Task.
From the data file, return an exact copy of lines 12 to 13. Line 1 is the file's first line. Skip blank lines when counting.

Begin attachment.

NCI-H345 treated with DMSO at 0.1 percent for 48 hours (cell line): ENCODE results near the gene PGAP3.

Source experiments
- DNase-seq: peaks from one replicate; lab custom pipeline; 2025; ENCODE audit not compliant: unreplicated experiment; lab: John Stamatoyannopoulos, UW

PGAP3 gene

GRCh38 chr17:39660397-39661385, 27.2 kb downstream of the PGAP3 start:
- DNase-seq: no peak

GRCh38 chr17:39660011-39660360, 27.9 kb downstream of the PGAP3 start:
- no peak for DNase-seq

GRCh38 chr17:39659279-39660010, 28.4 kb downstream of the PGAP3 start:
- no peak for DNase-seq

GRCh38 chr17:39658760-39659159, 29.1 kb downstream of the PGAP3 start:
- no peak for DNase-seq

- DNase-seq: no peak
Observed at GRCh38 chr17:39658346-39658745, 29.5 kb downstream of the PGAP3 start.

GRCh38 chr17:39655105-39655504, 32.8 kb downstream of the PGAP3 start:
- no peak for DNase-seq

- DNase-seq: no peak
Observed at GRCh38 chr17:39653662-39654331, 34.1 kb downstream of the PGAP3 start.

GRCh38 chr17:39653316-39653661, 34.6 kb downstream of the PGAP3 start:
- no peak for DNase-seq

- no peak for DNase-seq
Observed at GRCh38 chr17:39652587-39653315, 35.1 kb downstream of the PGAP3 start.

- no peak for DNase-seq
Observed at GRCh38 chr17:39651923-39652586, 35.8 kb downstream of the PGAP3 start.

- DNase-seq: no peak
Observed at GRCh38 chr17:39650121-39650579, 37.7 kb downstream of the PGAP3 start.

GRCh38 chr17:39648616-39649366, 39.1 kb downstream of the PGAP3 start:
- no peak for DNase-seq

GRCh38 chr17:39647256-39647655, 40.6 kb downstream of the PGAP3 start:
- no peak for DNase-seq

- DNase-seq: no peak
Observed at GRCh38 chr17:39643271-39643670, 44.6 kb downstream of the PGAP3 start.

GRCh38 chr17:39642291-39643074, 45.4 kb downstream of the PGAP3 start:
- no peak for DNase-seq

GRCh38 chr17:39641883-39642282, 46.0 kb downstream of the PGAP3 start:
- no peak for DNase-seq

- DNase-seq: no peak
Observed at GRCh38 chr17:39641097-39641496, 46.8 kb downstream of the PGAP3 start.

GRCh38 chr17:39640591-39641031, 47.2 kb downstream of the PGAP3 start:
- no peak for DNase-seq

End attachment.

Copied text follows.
- no peak for DNase-seq

- DNase-seq: no peak